Let us then consider my initial statement about World View and class position.
We have to start with Work. How do people get the necessary wherewithall to be able to support themselves in life. Historically, for the working class, it is mostly out of their hands, yet in a contradictory way, they are the people who construct, mend and adjust most things: they are the people who can make things work with practical skill. Yet the fruits of their labours do not belong to them. They get the minimum that their employers can get away with, and effectively have to work all their lives, owning nothing of what they have made.
Their education was not meant to equip them to rise above their normal state, though some (like me) did manage it. The education of the majority of the population was always to serve what they would need to be able to do as employees, and this has changed dramatically since my Grandmother had to bring up a family with literally zero education or income.
While the class I know very little about is that which sits on top of the whole structure and calls the shots, from the upper middle class upwards, the broad reaches of the lower middle class I know very well. I have worked with them in education literally all my life, and none of the real middle class do the kind of work that is familiar to the working classes, neither are they in supervisory roles, which are for a narrow band of workers, who from their detailed knowledge of poaching, make excellent game keepers. The middle class deal in design, teaching and various other professions, and they are usually paid fairly well, and don’t have the same money problems as the workers. There is more inheritance at that level, and financial support from parents who own property. And such advantages definitely produce their consciousness, and in particular their “rights” to such things.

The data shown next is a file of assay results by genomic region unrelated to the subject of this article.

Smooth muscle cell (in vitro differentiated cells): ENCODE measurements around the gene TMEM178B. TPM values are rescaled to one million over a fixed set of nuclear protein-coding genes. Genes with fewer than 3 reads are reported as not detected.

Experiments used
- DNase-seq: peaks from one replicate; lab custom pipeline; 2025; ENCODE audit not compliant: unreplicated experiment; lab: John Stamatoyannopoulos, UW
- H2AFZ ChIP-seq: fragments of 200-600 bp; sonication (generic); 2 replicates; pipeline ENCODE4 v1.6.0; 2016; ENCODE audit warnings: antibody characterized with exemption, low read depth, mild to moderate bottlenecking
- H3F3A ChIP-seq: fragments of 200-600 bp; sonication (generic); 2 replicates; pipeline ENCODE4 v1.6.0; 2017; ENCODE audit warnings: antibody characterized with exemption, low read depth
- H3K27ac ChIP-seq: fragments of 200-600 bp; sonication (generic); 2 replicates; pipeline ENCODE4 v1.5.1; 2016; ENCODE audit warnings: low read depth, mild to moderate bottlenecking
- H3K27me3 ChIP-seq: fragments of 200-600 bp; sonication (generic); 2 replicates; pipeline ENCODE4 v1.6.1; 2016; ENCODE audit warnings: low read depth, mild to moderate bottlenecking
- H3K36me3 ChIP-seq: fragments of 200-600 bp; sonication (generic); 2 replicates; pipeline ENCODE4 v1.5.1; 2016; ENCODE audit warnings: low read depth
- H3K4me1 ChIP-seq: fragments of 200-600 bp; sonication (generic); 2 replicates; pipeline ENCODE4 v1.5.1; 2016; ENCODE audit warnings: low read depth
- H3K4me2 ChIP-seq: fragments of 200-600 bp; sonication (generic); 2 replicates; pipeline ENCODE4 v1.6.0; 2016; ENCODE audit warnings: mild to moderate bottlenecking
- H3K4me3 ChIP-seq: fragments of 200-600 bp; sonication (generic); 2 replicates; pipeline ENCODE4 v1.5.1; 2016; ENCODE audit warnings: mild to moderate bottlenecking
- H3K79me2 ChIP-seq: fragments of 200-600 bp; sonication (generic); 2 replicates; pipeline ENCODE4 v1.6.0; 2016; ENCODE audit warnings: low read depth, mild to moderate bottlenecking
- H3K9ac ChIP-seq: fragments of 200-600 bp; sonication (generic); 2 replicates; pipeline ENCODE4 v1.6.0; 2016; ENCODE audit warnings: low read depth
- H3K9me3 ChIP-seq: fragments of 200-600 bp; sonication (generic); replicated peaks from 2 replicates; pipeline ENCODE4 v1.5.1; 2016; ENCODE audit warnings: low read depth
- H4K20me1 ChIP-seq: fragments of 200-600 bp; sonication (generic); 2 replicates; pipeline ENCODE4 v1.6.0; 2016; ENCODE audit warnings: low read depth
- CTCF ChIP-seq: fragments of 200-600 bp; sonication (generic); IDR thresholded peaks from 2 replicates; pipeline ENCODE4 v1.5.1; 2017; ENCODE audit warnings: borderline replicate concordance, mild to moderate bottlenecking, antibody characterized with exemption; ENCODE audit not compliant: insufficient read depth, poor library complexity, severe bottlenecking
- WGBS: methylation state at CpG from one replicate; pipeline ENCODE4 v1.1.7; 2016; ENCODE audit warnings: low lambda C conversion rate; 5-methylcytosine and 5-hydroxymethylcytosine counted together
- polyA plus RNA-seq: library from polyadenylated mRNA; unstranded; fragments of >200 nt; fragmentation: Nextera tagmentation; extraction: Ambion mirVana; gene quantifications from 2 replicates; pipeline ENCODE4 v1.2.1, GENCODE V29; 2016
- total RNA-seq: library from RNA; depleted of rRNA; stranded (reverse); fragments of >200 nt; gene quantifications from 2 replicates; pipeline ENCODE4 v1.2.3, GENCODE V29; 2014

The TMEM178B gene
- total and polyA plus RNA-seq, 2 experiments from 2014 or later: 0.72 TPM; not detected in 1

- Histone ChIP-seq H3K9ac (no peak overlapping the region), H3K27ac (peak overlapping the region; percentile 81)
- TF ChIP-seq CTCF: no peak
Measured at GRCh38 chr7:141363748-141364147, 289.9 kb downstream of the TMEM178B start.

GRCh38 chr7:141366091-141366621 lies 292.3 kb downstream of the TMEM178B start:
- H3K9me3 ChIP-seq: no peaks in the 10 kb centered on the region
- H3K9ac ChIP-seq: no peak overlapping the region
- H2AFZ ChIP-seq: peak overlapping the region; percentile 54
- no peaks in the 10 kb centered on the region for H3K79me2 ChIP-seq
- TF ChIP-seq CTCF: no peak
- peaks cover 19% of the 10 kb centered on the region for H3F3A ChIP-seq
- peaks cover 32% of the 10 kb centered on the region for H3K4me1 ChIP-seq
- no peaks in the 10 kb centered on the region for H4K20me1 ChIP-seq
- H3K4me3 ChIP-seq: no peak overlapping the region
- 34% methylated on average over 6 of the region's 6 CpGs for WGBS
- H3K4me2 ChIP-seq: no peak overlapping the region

But class has become a dirty word in our aspirational, consumer-capitalist country. People who once would have called themselves working class and been proud of it, now shrug and say “middle class… probably”. How has the fabric of our society changed? Are these real changes? Where do you really fit into it? Class is still as much of an issue as it was in 1950s Manchester, but how has our consciousness of it been changed? These are important questions to ask of yourself and society at large, but the answers won’t be easy or comfortable.